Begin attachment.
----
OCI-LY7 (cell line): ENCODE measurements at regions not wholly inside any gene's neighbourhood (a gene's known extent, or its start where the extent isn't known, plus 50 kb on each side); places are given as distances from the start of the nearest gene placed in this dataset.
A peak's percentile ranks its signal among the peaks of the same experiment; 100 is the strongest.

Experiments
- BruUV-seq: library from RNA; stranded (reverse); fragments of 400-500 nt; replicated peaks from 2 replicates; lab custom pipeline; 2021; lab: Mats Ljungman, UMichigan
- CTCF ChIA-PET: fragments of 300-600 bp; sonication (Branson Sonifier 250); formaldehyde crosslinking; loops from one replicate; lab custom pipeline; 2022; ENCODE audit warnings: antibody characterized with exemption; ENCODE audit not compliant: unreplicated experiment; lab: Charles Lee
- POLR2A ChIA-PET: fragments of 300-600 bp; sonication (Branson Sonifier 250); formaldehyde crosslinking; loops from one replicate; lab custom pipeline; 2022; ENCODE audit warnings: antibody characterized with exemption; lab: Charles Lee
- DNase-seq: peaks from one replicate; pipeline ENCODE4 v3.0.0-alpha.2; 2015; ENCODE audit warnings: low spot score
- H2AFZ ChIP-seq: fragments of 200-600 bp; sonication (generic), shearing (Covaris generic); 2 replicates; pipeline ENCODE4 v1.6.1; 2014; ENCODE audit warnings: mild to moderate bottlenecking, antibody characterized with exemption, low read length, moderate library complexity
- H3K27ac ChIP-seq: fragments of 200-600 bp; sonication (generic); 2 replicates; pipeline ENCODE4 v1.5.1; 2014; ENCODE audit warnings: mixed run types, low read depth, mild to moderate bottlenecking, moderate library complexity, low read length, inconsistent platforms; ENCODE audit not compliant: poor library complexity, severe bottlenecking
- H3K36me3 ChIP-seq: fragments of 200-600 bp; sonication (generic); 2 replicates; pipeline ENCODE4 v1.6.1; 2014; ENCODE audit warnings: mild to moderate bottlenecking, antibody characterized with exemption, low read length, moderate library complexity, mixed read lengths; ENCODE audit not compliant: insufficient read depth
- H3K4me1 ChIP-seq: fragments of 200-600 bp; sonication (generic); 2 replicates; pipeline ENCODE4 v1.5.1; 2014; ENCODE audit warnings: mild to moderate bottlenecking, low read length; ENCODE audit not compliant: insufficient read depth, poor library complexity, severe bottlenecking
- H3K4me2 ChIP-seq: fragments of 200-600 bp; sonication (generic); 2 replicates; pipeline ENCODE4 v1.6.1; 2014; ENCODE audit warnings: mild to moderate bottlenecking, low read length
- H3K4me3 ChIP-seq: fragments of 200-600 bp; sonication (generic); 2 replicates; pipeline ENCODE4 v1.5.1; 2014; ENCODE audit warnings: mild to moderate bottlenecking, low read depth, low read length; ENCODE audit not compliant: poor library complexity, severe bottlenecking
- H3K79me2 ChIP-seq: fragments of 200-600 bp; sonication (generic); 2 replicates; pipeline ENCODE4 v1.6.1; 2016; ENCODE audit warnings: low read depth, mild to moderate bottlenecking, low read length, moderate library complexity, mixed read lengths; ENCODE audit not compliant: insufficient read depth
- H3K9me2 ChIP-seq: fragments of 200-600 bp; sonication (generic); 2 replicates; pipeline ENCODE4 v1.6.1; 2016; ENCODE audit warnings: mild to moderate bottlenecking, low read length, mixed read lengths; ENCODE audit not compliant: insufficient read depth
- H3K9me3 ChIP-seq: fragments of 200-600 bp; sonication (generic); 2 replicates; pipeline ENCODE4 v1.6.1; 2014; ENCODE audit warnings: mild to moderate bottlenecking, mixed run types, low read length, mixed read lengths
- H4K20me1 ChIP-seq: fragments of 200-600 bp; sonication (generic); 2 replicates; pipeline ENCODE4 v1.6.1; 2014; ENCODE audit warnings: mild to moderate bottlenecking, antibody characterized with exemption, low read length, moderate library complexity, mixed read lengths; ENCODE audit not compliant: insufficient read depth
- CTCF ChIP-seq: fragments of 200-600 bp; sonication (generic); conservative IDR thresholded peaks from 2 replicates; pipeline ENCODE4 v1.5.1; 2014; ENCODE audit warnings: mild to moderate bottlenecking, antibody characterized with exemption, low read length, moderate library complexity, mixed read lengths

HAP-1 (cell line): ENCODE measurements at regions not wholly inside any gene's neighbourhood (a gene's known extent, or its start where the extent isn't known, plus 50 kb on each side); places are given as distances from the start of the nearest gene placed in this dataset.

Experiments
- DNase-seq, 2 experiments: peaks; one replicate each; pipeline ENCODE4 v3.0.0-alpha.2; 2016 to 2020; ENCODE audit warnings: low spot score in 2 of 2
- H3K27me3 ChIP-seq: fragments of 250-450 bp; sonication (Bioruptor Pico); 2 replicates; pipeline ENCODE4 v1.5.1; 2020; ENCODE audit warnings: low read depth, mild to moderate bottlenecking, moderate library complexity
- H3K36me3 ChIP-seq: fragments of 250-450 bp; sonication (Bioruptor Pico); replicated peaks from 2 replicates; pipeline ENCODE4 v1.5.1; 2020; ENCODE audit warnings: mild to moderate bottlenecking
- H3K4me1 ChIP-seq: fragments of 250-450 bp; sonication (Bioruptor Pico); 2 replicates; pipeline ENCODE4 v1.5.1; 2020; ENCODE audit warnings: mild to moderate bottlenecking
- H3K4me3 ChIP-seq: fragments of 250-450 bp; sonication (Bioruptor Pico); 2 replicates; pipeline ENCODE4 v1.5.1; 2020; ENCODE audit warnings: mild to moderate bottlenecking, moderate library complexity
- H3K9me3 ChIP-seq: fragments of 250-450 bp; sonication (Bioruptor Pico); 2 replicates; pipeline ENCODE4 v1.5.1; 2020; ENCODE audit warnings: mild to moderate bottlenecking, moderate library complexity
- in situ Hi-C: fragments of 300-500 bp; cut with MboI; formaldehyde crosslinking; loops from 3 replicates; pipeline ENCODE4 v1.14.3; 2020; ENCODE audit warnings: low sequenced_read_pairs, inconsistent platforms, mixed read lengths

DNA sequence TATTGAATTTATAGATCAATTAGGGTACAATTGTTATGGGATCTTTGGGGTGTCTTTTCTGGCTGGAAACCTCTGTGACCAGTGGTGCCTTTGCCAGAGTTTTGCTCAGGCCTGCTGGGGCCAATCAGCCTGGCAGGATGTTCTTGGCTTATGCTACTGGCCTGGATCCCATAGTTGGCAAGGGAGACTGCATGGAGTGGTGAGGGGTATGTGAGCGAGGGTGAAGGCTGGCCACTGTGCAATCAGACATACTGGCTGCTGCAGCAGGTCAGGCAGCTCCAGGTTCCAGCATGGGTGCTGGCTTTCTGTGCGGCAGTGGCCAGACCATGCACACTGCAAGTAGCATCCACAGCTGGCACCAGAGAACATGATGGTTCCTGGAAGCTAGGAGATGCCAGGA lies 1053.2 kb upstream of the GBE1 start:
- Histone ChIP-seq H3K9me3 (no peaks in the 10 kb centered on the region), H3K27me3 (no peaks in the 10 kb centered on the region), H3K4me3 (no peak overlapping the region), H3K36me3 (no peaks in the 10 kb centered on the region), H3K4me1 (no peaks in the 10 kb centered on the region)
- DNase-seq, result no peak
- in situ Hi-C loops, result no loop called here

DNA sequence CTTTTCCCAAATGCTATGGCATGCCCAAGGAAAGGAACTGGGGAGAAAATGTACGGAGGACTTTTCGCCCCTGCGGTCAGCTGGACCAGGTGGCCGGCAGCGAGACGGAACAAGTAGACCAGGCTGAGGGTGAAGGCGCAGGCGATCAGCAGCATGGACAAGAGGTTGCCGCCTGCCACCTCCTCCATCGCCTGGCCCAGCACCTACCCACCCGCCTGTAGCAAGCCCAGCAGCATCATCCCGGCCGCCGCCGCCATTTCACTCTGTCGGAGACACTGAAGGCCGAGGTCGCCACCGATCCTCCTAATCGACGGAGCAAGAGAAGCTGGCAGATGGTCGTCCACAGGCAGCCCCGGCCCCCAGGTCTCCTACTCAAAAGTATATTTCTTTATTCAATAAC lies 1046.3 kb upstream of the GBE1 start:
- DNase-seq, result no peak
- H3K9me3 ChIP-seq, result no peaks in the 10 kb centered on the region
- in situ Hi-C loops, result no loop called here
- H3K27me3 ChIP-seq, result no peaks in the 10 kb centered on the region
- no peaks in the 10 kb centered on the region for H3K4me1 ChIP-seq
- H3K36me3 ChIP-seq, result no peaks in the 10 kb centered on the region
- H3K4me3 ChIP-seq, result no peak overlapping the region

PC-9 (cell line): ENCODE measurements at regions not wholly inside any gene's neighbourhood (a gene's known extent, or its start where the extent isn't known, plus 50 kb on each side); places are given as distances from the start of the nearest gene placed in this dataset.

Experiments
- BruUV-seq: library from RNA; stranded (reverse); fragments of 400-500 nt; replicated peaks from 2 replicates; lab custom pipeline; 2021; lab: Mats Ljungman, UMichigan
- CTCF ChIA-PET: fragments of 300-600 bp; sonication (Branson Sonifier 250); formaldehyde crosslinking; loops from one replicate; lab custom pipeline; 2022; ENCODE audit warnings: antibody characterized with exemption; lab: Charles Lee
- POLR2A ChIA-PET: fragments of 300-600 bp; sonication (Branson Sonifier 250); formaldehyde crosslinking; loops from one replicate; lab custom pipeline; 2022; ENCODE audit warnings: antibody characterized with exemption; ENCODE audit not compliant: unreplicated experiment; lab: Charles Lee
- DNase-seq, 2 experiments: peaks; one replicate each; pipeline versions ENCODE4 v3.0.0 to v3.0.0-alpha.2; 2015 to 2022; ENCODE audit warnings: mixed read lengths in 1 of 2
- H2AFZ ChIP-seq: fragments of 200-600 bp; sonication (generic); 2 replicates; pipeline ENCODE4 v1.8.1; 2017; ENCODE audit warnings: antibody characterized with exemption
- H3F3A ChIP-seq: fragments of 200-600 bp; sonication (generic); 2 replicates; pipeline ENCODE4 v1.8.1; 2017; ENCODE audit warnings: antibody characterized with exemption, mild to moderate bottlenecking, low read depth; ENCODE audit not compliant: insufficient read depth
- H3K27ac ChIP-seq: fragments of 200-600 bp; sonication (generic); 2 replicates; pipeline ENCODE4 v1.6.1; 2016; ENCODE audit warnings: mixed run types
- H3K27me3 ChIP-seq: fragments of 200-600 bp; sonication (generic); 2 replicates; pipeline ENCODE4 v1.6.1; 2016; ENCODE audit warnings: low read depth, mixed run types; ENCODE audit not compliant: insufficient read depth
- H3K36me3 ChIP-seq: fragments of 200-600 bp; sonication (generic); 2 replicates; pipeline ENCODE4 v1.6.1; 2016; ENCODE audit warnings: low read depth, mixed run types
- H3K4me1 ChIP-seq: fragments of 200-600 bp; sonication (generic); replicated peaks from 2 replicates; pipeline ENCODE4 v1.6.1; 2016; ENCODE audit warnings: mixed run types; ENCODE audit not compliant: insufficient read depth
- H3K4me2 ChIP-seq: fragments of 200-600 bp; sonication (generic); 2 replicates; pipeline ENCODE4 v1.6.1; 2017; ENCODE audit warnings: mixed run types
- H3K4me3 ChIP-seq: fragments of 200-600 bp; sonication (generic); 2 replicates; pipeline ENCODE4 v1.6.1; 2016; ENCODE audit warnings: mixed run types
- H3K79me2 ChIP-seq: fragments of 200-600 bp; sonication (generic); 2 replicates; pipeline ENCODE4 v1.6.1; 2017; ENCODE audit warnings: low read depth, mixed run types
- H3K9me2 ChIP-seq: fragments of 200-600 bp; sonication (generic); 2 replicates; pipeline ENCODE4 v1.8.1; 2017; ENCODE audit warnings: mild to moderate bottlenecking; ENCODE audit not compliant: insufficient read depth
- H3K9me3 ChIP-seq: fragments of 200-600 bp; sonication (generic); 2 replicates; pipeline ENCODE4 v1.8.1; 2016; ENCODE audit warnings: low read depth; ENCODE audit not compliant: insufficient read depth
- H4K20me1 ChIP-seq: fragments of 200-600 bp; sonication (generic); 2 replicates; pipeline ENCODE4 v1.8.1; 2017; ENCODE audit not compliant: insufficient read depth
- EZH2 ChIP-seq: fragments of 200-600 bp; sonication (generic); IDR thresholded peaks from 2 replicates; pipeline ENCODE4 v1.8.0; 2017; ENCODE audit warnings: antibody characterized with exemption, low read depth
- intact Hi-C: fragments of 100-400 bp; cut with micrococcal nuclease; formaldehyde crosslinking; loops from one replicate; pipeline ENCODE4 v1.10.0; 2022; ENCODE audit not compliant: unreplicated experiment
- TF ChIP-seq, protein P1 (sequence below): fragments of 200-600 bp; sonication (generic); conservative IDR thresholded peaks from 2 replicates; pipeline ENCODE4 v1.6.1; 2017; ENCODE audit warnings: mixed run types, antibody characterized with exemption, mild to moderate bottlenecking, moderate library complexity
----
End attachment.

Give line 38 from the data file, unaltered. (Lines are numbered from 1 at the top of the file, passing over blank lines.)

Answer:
- H3K36me3 ChIP-seq, result no peaks in the 10 kb centered on the region